FOXP2 is a member of the Forkhead Box gene family (called "forkhead" after the prominent helix-turn-helix motif that resembles a forked head). It's located (in humans) on the q-arm of chromosome 7, and has a 2285bp transcript. It's gene product, the FOX P2 protein, is fairly large, at 715 amino acids in length. The gene is required for the proper development of the brain and the lungs, but where the gene shines is it's involvement with speech and related processes.

The history of the gene is actually quite interesting. Around 1990, a family known simply as the KE family, caught the scientific community's attention. The family was of particular interest because, over the previous three generations, around half of the family members developed severe problems with speaking - to a point that their speech was quite incomprehensible and they had to rely on sign language to communicate - as well as other physical and mental handicaps. A pedigree of the family and the disorder showed a pattern of inheritance suggestive of a mutation in a single, autosomal dominant gene.

It was not until 1998, when Fisher et al.1 did a linkage study and narrowed the location of the gene to a small region of chromosome 7 (7q31), and named the hypothetical gene SPCH1. Three years later, in 2001, Lai et al.2 made an interesting discovery. Working with a patient that exhibited a similar to that of the KE family, they discovered that the patient had a chromosomeal translocation affecting chromosome 7. In fact, the break point of the translocation was in the very region that Fisher and colleagues pinpointed in 1998. Going back to the KE family, the team found that the same gene that was broken in their patient had a point mutation in all of the affected members of the KE family and was not found in any of the unaffected members or control groups. In effect, they had found the gene that was causing the disorder in the KE family. The popular media caught wind of this discovery and, unsurprisingly, overexaggerated the finding with claims of a "gene for language", implying that this was a gene unique to humans that allowed us to talk - a claim that was blatantly false.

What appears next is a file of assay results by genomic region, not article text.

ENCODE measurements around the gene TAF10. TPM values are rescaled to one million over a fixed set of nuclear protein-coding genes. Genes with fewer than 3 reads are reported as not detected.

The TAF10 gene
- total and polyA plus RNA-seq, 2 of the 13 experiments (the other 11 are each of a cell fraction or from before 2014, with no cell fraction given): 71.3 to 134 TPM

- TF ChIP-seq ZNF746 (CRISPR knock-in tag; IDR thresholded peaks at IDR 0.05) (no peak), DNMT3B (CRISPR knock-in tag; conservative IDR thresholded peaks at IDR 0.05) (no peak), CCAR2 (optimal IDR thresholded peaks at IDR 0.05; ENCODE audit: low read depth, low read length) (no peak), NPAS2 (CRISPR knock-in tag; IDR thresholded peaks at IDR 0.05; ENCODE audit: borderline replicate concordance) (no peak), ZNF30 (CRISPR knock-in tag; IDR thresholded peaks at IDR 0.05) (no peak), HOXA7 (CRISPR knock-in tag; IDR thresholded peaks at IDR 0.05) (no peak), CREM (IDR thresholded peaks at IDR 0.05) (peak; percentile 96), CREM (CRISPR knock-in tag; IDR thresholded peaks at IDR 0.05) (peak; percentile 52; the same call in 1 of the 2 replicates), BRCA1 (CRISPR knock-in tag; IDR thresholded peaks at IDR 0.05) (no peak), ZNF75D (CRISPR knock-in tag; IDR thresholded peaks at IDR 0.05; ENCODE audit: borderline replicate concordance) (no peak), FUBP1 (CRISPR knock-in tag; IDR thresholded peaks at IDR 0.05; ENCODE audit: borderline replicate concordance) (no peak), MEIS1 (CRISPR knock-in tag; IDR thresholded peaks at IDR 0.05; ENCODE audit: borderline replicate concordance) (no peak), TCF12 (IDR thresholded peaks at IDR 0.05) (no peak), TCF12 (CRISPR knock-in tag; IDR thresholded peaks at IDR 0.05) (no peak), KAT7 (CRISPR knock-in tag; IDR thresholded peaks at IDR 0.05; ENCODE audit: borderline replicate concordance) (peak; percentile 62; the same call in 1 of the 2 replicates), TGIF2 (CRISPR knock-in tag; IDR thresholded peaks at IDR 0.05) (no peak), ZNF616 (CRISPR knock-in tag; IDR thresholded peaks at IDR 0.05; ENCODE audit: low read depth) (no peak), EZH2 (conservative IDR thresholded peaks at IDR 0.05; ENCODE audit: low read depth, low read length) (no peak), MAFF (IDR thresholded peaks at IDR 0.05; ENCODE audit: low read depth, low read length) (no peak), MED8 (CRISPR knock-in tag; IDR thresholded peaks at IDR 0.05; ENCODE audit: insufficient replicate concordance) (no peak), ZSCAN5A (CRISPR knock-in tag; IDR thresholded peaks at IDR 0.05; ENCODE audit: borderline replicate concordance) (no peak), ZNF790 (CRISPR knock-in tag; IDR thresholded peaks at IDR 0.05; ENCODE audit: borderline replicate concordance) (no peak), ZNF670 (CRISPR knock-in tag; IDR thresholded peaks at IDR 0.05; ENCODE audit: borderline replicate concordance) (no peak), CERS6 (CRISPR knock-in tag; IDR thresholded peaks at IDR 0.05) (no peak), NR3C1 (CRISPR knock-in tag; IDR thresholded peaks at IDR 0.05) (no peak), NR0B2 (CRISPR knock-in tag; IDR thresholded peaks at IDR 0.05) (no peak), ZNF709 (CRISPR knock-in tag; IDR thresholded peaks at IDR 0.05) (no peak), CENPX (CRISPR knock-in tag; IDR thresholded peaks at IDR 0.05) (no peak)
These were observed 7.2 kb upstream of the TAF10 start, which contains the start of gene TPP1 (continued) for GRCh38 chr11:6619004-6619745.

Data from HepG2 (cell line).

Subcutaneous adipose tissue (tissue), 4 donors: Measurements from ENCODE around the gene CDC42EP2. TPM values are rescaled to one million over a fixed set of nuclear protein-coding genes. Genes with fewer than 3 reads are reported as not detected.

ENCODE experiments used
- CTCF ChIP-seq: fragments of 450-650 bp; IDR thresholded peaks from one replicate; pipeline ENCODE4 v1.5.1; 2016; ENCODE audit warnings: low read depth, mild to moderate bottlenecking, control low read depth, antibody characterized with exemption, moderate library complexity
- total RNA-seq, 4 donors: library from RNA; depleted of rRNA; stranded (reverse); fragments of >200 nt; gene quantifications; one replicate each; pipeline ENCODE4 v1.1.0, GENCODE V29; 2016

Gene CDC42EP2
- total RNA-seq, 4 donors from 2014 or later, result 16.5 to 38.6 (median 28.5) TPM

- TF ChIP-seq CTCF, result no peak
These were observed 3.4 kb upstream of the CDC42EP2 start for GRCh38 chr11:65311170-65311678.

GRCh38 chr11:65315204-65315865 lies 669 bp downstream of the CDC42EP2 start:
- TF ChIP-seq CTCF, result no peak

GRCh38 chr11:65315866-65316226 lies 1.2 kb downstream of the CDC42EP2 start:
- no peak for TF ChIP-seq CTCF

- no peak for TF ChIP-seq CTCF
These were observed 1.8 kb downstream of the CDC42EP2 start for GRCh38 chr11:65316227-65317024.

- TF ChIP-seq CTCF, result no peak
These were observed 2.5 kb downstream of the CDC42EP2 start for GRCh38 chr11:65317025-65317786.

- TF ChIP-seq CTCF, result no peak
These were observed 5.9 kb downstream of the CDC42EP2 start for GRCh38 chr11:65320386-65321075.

The gene that Lai and fellows found was a member of the FOX gene family - FOXP2.

Since then, lots of work has been done on the FOXP2 gene. It's been shown to affect vocalization in mice pups, song learning in finches, and even in the development of echo-location in bats. It has also been found that the gene is widely conserved, from fish to alligators to humans. However, what makes the gene particularly interesting from an evolutionary standpoint is that the human form of the gene is a bit different from the rest: it differs from the form of the gene found in other primates by two amino acids. It is speculated by some researchers that this difference is what lead to the development of language in humans, though a mechanism for this is yet unknown. Other researchers are of a different mind, claiming that the two amino acid difference is unlikely to have resulted in the development of language, but rather, a difference in gene regulation - when and where the human form of FOXP2 is expressed - is a more likely origin.

Much work remains to be done on FOXP2. It is a known transcription factor, but the genes it regulated are still unknown. Investigations into its role in evolution will undoubtedly continue. Be sure to keep your eye out for developments in this gene; it's bound to shed some light on the recent evolution of our species.

1. Fisher et al, Nat Genet 18, 168 –170 (1998)
Lai et al, 'A forkhead-domain gene is mutated in a severe speech and language disorder' Nature 413, 519 - 523 (2001)

For further reading and more details, see: